You're attacked by a bear
Bears are unpredictable, but there are steps you can take to improve your chances of surviving an attack. Do not run away if charged, advises Thomas Coyne, chief instructor at the Survival Training School of California, north of Los Angeles. "If you exhibit the behavior of prey, bears may treat you as prey."
Attempt to scare the bear away by making noise, suggests Cliff Hodges, the owner of Adventure Out, an outdoor school based in Santa Cruz, Calif. "Raise your arms and present yourself as threatening as possible."
If the animal comes too close, pepper spray formulated to repel bears is a highly effective tool. If you have no spray, try to determine whether you are a facing black bear or a grizzly. More common in the United States, black bears can be aggressive. Sometimes weighing in excess of 500 pounds, their fur color varies from blond to black. They have long snouts.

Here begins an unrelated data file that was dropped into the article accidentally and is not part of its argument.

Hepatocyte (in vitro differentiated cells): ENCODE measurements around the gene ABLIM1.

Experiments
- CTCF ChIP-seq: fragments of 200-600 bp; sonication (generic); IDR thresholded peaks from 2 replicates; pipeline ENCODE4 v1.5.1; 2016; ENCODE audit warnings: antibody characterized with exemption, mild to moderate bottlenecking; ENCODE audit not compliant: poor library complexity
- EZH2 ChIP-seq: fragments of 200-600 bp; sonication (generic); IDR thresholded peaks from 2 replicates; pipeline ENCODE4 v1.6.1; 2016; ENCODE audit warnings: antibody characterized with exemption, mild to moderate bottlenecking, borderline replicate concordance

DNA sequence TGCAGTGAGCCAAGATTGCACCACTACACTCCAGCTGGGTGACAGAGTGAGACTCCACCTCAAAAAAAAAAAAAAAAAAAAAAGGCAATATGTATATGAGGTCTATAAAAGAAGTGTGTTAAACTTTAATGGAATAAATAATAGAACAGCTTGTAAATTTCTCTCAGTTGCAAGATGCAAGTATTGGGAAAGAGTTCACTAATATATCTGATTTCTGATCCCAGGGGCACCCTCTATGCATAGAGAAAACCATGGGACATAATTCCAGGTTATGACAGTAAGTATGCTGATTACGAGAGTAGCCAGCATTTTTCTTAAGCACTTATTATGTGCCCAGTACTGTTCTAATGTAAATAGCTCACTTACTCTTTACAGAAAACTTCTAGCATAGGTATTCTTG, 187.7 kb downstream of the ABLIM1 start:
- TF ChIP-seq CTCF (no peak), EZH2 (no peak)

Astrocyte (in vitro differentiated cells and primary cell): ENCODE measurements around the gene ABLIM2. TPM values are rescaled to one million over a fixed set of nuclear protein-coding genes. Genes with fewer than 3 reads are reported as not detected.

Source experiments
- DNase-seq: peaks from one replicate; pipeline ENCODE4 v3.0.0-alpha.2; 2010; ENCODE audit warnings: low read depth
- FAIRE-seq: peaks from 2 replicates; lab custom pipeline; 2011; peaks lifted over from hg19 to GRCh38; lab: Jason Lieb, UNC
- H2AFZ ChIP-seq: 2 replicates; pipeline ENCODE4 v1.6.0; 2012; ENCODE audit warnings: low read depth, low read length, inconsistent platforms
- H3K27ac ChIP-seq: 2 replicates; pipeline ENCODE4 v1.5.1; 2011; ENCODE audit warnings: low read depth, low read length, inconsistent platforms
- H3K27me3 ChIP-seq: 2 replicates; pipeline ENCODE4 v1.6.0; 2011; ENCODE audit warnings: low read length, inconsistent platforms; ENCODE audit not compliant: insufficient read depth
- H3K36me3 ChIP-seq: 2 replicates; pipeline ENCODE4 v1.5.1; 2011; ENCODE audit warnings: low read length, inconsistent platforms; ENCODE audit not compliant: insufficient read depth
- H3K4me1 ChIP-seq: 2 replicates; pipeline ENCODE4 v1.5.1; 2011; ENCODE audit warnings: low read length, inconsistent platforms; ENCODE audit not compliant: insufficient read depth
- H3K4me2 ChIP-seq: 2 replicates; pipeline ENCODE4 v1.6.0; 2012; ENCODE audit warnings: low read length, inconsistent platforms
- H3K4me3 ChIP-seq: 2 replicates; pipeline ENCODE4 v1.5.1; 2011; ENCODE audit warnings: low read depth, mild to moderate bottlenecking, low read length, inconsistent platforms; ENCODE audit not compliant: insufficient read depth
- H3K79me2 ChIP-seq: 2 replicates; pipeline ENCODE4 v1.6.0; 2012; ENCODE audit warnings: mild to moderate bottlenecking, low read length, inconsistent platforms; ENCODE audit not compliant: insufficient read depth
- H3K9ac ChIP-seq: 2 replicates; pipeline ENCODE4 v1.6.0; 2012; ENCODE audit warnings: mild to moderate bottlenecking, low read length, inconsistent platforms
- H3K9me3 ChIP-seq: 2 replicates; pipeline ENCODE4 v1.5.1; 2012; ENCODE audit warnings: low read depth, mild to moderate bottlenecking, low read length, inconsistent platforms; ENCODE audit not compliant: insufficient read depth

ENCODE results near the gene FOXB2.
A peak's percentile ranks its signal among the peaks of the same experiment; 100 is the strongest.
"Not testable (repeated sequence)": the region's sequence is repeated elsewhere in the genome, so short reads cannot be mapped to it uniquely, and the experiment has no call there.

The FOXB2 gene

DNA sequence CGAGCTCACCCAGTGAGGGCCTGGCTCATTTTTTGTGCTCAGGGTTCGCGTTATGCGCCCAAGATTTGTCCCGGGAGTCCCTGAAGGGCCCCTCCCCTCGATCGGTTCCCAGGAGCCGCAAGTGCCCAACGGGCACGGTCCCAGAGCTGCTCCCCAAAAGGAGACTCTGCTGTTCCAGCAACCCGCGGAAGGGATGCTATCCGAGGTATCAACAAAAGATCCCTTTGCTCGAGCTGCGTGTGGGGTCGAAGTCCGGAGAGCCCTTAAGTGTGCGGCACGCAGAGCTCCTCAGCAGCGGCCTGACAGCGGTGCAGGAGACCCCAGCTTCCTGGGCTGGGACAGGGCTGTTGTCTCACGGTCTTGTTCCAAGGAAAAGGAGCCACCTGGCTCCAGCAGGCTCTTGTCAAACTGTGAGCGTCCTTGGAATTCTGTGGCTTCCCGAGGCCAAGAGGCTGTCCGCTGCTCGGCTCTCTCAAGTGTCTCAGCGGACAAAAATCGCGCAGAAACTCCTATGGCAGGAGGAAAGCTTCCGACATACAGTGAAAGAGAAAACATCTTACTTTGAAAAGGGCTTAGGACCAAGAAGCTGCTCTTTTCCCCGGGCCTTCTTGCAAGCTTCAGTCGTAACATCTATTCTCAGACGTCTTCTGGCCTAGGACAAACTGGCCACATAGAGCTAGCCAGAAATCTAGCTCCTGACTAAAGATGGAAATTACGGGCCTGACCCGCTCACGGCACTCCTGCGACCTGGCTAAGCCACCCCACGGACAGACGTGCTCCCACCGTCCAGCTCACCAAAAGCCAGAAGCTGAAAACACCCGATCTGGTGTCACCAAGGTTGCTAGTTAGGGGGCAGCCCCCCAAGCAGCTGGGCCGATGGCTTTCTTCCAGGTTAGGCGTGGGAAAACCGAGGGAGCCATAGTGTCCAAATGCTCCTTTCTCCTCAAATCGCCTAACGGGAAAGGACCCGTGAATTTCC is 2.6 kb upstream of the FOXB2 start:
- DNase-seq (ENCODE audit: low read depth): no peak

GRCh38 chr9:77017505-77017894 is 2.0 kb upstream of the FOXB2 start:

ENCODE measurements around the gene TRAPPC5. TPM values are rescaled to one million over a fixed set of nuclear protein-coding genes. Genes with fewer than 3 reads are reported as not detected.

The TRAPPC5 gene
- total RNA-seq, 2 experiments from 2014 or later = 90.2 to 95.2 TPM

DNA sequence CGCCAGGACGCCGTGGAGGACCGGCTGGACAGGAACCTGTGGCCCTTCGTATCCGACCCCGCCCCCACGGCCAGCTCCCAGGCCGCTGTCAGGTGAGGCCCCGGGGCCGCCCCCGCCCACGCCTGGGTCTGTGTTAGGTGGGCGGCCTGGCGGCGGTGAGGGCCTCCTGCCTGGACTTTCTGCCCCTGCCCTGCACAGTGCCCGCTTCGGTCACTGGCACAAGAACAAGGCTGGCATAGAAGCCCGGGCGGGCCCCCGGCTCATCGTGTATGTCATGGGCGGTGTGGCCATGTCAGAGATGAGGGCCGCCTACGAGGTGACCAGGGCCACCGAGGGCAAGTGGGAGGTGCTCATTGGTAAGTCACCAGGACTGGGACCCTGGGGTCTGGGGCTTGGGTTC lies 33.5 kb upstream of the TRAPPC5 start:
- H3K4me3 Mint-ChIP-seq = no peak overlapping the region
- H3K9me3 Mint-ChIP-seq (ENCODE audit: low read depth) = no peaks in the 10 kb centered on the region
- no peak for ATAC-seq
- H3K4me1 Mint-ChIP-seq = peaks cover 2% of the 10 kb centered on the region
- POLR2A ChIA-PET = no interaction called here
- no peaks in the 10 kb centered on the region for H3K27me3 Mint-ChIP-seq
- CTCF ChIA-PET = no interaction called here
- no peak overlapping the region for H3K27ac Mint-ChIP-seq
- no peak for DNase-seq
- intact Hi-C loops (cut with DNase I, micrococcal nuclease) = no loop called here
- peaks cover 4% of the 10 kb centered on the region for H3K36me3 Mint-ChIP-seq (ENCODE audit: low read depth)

If you are attacked by a black bear and have no repellent spray, fight back with whatever weapons you have at hand.
In the lower 48 states, grizzlies can be found in Idaho, Montana and Wyoming and Washington, according to the U.S. Fish and Wildlife Service. They may grow to exceed 1,000 pounds and have more concave facial profiles than black bears. Their fur, which varies in color, has light tips and there is a pronounced hump between their shoulders.
If you are attacked by a grizzly (pictured), it may possible to survive by curling into a ball and remaining motionless, says Mark Wienert, the owner of Lifesong Wilderness Adventures in Oregon. He suggests lying on the ground while protecting your neck and abdomen.
Pages in this slideshow: